A necessary element of a successful thriller is the ability to empathize with characters in peril; on this, and many other levels, "Boarding Gate" fails. This exercise in sleazy globetrotting stars Asia Argento as ex-hooker Sandra and Michael Madsen as Miles, her washed-up businessman ex. The pair has a twisted relationship, which involves a lot of verbal challenges and lurid mind games. Sandra is also involved with Lester (Carl Ng), with whom she conspires to take down Miles. After completing her task, Sandra goes on the run, ending up in Hong Kong where she’s pursued by… well, somebody. Do we care about her? Not really. Argento and Madsen, who have been compelling elsewhere, are so fundamentally unlikable here that it’s hard to shake the feeling that these two deserve each other; though Sandra’s nominally the protagonist, she seems as amoral as Miles. "Boarding Gate" isn’t without visual interest, but it’s also confusing and lacks any real human element. "Boarding Gate" prompted more than a few walkouts and incredulous laughs at the press screening I attended, and it also received outright pans in the Hollywood Reporter and Variety.
In addition, here are some other notable films that have screened at Cannes in the past few days: "L’Avocat de la Terreur," Barbet Schroeder‘s doc about a French attorney famous for representing accused war criminals and terrorists, has received strong reviews from Variety and the Hollywood Reporter; on the other hand, "Les Chansons d’Amour," Christophe Honore‘s musical, has gotten mixed notices.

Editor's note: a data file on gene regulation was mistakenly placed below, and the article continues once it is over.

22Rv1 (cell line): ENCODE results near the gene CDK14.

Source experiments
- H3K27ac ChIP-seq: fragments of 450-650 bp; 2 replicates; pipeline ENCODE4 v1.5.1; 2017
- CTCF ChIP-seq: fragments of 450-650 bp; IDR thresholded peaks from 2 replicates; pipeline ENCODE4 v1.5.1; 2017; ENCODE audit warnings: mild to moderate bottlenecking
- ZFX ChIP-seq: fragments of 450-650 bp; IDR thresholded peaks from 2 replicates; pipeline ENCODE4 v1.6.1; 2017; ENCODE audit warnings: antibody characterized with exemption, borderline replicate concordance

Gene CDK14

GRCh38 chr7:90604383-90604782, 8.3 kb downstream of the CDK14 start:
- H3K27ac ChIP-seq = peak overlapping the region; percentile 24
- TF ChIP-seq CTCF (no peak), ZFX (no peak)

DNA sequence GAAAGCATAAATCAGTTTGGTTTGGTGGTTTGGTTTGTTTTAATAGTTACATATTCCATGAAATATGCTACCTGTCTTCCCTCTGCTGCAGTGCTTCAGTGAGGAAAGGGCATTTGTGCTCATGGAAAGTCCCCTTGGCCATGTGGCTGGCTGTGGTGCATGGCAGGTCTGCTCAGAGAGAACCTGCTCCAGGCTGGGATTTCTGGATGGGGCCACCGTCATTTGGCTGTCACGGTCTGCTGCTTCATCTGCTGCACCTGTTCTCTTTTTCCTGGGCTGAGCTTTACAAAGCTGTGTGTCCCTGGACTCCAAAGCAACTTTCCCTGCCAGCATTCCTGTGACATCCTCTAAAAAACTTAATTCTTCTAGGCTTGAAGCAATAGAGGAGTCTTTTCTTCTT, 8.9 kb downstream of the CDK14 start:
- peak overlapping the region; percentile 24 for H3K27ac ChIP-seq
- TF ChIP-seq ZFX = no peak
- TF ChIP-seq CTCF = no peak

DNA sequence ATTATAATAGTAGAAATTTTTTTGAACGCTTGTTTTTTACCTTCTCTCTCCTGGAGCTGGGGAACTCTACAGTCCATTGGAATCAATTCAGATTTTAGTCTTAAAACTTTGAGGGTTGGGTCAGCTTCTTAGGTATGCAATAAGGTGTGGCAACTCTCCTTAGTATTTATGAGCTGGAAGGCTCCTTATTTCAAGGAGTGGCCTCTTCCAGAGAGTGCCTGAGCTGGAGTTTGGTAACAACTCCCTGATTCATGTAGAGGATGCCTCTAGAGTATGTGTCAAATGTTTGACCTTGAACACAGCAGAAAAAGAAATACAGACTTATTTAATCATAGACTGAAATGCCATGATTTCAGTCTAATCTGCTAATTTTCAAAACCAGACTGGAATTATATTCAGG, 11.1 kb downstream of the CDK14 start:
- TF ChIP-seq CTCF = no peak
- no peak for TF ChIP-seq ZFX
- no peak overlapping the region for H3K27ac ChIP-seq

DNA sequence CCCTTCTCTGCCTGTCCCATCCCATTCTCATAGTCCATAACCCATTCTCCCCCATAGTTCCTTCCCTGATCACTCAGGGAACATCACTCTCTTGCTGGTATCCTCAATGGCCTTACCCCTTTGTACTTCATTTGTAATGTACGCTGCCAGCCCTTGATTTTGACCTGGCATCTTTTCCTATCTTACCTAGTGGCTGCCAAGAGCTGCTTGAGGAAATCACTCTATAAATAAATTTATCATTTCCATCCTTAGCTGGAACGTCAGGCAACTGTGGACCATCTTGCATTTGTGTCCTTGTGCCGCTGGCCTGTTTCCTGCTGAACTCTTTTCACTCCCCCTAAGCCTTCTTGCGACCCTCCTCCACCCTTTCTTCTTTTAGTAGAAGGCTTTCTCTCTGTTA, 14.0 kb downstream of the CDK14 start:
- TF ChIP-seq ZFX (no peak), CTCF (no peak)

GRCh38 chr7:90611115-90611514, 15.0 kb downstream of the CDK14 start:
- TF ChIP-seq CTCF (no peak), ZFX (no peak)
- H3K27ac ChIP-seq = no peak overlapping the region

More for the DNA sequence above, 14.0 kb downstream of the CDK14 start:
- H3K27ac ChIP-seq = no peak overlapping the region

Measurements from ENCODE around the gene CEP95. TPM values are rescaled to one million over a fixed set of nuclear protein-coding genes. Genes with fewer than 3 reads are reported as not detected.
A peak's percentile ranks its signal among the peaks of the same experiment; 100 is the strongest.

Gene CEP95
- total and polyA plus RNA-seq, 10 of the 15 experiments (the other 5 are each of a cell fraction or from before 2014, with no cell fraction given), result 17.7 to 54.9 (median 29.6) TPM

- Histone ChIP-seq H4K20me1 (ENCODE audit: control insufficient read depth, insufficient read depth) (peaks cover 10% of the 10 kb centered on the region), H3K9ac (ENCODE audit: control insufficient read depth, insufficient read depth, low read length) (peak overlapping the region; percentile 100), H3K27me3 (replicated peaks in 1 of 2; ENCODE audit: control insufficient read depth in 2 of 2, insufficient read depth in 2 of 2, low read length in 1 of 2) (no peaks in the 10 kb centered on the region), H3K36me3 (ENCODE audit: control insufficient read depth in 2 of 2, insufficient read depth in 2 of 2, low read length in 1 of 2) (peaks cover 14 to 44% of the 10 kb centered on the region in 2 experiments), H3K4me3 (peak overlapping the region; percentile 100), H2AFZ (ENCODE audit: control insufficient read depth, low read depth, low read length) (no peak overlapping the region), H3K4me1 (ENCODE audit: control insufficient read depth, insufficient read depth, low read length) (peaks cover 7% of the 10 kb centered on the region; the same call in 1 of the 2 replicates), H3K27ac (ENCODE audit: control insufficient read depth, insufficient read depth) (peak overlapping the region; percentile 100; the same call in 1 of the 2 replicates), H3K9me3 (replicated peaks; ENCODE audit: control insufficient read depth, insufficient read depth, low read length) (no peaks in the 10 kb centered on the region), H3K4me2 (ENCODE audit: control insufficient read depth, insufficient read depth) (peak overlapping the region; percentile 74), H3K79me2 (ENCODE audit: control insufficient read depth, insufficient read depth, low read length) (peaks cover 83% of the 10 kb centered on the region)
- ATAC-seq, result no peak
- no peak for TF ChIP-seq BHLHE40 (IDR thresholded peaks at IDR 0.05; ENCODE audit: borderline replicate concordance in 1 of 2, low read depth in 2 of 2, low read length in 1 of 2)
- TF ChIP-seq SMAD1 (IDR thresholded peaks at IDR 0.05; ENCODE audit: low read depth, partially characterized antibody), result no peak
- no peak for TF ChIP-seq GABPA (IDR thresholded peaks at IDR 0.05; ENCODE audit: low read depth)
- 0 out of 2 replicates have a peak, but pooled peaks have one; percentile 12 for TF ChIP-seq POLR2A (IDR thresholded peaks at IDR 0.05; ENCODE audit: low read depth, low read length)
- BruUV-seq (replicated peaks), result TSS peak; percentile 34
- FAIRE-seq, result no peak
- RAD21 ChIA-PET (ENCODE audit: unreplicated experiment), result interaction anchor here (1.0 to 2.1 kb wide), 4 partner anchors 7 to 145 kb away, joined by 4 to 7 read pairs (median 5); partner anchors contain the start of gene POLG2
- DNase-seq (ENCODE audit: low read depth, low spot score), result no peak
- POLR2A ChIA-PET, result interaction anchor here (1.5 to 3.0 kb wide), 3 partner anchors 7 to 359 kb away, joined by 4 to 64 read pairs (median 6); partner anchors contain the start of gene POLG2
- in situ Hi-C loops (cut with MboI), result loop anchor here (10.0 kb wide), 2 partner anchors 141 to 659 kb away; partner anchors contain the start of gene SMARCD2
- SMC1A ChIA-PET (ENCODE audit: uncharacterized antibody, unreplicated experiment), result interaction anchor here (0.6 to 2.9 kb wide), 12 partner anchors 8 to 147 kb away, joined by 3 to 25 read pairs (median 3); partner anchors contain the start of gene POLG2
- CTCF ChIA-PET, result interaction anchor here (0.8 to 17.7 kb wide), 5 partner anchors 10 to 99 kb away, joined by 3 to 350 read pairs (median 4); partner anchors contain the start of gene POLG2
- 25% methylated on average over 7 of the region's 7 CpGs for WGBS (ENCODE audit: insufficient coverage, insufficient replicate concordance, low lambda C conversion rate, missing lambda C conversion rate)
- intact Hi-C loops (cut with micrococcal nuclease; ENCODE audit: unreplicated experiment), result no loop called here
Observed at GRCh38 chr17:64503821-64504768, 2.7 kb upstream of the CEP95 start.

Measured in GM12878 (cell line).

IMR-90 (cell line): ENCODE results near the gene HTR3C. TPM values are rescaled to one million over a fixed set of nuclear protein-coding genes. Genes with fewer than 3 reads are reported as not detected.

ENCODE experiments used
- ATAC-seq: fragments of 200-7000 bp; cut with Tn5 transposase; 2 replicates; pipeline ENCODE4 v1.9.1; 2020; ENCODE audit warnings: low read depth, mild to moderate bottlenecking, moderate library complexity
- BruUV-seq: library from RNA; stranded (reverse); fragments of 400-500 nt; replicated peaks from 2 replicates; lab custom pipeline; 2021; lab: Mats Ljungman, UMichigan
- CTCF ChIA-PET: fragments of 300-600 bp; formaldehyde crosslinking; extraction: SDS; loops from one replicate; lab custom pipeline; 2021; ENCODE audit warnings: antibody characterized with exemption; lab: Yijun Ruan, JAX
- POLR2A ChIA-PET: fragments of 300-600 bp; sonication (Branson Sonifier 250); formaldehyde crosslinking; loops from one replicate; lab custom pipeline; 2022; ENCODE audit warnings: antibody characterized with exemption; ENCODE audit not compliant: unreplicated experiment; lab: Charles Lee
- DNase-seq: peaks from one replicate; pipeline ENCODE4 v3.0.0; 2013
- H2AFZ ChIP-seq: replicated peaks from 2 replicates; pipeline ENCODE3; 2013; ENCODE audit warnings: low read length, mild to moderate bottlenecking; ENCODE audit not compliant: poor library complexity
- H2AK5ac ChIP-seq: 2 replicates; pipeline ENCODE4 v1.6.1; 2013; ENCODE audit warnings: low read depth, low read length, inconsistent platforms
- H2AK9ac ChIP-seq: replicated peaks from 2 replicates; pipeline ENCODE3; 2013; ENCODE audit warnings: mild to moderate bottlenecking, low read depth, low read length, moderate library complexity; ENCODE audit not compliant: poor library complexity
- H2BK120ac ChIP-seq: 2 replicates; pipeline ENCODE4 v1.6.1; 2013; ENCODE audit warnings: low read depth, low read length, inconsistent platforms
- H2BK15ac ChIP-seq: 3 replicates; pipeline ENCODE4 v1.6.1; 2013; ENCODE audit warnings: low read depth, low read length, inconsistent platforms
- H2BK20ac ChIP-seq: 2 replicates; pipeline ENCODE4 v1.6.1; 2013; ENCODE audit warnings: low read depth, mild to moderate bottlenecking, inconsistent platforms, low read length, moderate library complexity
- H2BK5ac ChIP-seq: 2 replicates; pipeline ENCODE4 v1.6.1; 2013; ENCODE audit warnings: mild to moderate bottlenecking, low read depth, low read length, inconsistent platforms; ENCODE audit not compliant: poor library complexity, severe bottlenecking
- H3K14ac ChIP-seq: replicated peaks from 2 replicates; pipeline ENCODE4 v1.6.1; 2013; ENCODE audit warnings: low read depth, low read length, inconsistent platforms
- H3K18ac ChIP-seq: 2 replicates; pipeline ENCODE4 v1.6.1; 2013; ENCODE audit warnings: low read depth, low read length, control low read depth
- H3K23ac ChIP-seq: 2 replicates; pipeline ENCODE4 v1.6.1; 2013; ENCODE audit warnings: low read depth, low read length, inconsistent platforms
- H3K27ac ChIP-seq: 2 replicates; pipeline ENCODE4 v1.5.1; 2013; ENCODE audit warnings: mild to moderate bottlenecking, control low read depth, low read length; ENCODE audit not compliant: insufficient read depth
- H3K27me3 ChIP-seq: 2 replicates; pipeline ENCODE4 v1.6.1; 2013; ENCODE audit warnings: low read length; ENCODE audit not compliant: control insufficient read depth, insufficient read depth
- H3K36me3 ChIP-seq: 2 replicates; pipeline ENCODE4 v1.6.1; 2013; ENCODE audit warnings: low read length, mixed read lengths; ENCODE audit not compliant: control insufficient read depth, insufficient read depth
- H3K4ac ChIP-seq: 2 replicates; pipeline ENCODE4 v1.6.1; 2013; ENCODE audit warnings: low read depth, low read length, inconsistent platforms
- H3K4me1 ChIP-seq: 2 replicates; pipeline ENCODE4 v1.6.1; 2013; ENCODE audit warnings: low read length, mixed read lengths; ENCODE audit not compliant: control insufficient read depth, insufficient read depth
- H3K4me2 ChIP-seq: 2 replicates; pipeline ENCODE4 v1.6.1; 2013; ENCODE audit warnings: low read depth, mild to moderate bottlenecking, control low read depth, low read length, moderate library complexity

Tomorrow, we’ll be catching screenings of Quentin Tarantino‘s "Death Proof," "A Mighty Heart," starring Angelina Jolie, and Gus Van Sant‘s "Paranoid Park." Check back for more of RT’s coverage of the Cannes Film Festival.
There’s two ways to predict the Oscars: (1) dissect the awards buzz, attempting to get a feel for the fickle machinations of the Academy voter. Or (2) use your powers of geek math to crunch box office numbers and awards statistics for some cold, hard facts. With both methods in full swing, here’s a rundown of the Internet’s major Oscar predictions.
As usual, the nominees have settled into their niches: two big flicks ("The Departed" and "Babel"), one major underdog ("Little Miss Sunshine"), and two wallflowers ("The Queen" and "Letters from Iwo Jima"). FilmJerk, having combed the last 28 years of Oscar winners for meaningful statistics, posits "The Departed" has history on its side. The Envelope, L.A. Times’ one-stop hub for Hollywood buzz, agrees.